Term 1 – Week 2 – Plant Naming & ID

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Dry garden in Cromwell

I’ve really enjoyed this week! I feel like I’ve learnt a lot. We started the week by learning about plant botanical names. How to correctly format them and what they mean. They need to be formatted in a very specific way. An extra quote mark or missing full stop and it’s wrong.

Knowing the botanical name makes it easier to communicate the exact plant you are talking about. Also, if you are not familar with a certain plant, the botanical name can give you clues about it, such as:

Colour: rosea = rose coloured
Geographical: nipponica = Japan
Type of flower: grandiflora = large flowered
Scent: fragrantissima = most fragant

Plant names are binomial; made up of a genus name and a species name. Example: the genus of lavender (common name) is Lavandula and should be italicized or underlined. A particular species of lavender is Lavandula angustifolia. 

Plant names can also include extra information, like if it is a hybrid:

Lavandula x intermedia – the ‘x’ denotes that this is an interspecific hybrid (species)

Or a cultivar:

Lavandula angustifolia ‘Imperial Gem’

There are lots of other variations to the nomenclature as well.

On Tuesday, with our new grasp on botanical names, we headed out into Cromwell to identify plants. We will be tested on 40 plants and need to know the botanical name, common name, identifying features and uses. We also need to make a specimen book of 10 plants. This was actually a really fun day. I don’t think many of the botanical names have sunk in yet but I’m working on it!

There was also a lecture on plant uses in landscape. It was really interesting and great gardens as examples; it’s amazing what some clever people can do with plants! Some of the points discussed were:

Design – creating unity in a space, linking certain features giving a visual connection, drawing your eye to a certain spot (enframement), camouflage

Environmental – air quality and dust interception, shelter and shade, reduction of noise and habitat creation for wildlife

Engineering – soil moisture and erosion, roots binding soil

Aesthetic – feature trees, accent planting, topiary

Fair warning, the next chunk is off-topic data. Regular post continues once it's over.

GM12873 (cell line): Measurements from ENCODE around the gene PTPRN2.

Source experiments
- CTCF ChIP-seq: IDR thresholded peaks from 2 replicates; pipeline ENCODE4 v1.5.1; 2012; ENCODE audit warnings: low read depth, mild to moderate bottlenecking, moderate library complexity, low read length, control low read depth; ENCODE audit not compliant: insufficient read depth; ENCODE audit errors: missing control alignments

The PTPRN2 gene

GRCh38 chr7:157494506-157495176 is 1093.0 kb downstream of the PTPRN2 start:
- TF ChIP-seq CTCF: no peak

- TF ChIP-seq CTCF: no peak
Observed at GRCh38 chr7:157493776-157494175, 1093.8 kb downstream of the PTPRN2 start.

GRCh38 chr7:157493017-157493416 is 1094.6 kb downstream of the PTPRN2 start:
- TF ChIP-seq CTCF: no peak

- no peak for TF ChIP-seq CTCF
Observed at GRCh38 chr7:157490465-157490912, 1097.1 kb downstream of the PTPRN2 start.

There is a lot to consider!

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Otago Polytech roadside stall

On Wednesday we got our first look at the new orchard the Polytech has leased. It’s just before the Kawarau Gorge heading out of Cromwell. The orchard has a bit of everything. Peaches, nectarines, apples, pears, boysenberries, raspberries, cherries, plums, greengages, apricots.

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Huge boysenberry!

We had a good look around and sampled a lot of the produce. Yum! One thing I really liked that I hadn’t tried before was a peach variety called Coconut Ice.

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Peach picking

Then we got to work picking greengages and peaches.

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Ute full of greengages

We packed them up straight away and got them out onto the stall for sale. We also got to take as much home as we wanted which was great! I’ll start looking like a peach if I’m not careful.

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Freshly picked and ready to sell

Thursday was the first propagation class of the year. New students did a bit of an orientation while us oldies got stuck into some cuttings. I did semi-hardwood cuttings of Heliohebe hulkeana  (New Zealand lilac). It’s an evergreen shrub that flowers from mid-spring until summer. It has small light pink flowers; quite pretty.

The cuttings were dipped in rooting hormone and then sowed into a hygiene tray with 30% potting mix and 70% pumice. This mix makes sure there is good drainage and aeration. Then I popped it on the heat bed in greenhouse 1 and gave it a good misting with water. Hopefully I will get a good strike rate!

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Heliohebe hulkeana cuttings on the heat bed. Lusi in the background.

The weather has redeemed itself this week; summer has decided to make an appearance! It has been hot and sunny everyday. Everything is staring to get really dry again.

Last week’s weather:

capture

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